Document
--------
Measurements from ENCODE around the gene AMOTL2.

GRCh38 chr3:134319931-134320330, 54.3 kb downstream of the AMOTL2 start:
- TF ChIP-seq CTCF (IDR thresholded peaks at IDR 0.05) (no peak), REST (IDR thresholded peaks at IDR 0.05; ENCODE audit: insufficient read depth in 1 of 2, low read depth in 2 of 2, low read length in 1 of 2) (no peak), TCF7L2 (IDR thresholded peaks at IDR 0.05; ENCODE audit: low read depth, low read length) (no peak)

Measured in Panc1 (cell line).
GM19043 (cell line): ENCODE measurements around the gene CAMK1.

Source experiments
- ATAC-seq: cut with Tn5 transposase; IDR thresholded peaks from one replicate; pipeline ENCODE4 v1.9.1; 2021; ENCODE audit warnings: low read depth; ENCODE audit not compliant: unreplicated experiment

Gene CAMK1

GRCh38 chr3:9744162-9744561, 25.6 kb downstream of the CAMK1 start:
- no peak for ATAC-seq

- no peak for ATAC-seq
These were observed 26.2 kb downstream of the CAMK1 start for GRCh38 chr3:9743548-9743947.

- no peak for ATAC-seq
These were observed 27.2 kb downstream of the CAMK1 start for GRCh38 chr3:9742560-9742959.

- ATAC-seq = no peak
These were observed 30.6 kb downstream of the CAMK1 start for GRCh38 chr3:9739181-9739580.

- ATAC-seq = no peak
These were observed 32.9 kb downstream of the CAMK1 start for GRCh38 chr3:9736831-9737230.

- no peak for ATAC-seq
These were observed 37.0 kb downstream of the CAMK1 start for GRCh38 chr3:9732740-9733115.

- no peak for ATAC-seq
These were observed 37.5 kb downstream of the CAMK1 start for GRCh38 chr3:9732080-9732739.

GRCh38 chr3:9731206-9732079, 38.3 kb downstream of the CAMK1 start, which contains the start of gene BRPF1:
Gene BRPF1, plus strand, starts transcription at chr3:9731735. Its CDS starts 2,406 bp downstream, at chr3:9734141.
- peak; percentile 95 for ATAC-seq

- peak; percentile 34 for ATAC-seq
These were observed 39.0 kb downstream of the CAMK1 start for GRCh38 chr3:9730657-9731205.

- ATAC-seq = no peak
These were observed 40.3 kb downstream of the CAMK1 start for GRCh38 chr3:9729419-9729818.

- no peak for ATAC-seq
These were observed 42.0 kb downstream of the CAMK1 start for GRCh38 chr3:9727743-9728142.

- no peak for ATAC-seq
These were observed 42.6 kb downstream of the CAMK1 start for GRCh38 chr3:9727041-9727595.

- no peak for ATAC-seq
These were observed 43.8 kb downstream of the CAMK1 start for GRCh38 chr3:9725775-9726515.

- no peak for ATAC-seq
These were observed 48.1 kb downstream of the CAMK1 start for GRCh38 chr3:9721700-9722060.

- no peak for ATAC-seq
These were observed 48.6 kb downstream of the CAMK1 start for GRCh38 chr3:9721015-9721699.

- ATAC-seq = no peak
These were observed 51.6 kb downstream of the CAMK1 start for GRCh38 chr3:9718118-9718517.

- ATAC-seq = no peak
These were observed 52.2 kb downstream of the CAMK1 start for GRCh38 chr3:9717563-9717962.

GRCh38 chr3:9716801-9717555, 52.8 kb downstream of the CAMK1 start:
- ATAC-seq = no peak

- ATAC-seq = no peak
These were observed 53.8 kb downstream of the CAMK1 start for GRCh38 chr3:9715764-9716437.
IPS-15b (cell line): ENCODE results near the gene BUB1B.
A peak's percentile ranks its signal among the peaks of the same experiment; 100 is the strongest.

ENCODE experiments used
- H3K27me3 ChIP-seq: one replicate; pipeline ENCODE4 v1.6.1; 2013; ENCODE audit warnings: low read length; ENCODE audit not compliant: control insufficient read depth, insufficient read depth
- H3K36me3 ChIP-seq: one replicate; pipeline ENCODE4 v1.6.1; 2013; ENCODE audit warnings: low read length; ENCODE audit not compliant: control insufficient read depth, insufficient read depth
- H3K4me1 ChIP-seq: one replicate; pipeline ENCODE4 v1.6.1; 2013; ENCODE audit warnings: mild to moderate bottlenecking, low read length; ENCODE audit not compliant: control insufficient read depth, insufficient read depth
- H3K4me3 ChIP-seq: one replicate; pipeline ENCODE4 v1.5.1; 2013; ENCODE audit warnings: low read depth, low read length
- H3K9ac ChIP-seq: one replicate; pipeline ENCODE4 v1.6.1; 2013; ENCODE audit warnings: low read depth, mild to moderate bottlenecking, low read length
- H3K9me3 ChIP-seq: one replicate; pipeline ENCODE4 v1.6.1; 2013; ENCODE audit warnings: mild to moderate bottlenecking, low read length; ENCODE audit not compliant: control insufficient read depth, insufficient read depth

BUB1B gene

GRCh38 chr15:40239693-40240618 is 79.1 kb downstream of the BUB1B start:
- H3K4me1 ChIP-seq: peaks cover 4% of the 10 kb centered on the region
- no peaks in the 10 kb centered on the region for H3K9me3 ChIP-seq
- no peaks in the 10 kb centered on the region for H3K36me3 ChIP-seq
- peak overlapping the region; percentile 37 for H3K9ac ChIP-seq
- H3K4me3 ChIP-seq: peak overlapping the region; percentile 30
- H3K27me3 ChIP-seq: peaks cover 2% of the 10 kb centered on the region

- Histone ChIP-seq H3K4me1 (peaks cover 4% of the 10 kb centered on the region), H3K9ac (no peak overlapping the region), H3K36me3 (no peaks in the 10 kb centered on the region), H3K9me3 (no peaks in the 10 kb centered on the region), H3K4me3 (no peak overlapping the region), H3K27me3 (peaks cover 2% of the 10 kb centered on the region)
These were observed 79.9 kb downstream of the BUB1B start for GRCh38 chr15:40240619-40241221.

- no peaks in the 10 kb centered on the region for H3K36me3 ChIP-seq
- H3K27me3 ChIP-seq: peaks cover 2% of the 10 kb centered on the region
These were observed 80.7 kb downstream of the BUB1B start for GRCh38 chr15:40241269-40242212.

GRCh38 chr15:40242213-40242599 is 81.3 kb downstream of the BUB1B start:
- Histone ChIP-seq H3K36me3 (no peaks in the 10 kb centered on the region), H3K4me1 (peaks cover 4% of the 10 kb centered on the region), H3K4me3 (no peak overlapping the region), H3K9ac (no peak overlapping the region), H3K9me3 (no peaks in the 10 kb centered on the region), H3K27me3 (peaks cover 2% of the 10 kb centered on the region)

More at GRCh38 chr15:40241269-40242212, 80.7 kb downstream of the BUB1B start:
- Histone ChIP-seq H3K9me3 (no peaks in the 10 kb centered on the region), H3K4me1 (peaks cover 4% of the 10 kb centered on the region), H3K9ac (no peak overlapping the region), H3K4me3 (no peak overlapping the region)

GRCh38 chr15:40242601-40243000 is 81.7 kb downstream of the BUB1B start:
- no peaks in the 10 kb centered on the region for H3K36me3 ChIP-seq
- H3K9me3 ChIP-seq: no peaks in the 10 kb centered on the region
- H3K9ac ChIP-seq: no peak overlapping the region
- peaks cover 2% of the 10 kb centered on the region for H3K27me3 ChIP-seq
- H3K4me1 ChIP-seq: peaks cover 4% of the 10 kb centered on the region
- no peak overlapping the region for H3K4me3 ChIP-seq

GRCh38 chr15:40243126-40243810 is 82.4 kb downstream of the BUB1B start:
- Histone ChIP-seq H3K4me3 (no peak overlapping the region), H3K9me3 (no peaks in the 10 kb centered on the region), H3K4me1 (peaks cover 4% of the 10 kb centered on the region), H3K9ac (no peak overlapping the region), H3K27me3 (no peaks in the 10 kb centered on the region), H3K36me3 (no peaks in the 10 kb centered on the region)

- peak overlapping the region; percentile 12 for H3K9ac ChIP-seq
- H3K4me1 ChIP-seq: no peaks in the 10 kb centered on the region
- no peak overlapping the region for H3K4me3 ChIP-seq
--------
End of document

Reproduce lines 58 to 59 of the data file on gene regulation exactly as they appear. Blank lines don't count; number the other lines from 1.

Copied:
GRCh38 chr15:40239693-40240618 is 79.1 kb downstream of the BUB1B start:
- H3K4me1 ChIP-seq: peaks cover 4% of the 10 kb centered on the region